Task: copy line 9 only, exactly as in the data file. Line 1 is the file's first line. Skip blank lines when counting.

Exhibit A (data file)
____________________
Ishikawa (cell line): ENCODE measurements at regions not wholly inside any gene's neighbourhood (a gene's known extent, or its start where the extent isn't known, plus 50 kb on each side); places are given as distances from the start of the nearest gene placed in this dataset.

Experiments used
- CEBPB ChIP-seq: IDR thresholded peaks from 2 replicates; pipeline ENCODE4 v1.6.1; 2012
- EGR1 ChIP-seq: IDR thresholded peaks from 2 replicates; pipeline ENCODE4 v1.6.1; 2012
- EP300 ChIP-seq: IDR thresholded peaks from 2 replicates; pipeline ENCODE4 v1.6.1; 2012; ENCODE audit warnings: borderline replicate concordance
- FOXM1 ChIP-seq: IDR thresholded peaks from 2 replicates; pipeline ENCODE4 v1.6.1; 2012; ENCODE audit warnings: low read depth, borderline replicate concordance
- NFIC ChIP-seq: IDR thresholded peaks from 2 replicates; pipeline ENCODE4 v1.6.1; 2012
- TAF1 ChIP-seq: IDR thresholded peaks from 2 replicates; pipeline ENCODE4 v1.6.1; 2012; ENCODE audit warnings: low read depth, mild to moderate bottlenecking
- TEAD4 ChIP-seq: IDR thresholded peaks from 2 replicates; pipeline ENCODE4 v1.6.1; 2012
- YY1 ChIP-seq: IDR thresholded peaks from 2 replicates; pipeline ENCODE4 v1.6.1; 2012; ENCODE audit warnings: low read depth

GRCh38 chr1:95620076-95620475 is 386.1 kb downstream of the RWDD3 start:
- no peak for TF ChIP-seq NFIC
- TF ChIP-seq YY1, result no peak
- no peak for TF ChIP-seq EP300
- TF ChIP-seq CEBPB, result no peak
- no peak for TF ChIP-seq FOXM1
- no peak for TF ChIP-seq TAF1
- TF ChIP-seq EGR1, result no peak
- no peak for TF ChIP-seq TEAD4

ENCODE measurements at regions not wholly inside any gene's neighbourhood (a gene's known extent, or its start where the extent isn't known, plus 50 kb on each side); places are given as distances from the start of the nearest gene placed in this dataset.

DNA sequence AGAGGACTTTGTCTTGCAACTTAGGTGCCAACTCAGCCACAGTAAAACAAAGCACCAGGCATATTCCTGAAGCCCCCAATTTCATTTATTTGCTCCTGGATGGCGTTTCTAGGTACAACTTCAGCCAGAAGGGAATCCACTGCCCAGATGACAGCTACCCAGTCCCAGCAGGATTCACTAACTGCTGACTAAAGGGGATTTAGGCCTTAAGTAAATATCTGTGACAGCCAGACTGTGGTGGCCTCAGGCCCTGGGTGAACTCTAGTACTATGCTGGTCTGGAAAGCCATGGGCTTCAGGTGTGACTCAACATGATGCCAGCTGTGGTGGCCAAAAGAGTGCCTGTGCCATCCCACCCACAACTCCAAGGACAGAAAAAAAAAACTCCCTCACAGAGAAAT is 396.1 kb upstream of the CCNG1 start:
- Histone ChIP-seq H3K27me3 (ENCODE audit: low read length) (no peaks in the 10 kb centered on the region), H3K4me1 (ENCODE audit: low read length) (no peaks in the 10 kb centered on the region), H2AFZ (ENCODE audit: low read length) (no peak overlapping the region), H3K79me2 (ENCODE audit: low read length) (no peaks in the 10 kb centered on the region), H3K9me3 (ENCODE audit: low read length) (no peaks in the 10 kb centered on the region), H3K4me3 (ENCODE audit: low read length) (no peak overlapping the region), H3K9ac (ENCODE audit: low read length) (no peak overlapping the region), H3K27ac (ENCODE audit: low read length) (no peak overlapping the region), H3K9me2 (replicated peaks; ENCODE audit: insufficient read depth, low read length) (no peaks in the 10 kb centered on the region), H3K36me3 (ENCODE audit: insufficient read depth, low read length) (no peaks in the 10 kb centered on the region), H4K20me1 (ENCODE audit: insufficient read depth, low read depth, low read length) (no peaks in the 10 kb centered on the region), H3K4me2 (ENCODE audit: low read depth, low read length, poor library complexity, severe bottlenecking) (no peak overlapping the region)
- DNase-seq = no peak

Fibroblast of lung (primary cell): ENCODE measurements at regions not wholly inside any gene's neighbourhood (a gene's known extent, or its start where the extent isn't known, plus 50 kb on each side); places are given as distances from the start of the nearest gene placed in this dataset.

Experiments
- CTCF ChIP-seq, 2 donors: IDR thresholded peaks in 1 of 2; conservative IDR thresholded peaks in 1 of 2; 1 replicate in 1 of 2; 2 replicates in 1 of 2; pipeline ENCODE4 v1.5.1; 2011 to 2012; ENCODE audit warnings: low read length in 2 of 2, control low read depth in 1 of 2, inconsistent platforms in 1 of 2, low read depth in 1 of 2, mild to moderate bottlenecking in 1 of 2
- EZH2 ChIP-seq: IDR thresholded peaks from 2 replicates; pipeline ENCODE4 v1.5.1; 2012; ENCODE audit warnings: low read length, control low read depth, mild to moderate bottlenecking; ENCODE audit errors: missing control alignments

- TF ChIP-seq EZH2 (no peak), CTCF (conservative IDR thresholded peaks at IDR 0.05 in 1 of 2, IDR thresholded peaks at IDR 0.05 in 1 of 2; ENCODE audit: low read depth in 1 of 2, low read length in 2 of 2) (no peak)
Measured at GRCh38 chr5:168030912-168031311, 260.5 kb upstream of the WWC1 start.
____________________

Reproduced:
- TEAD4 ChIP-seq: IDR thresholded peaks from 2 replicates; pipeline ENCODE4 v1.6.1; 2012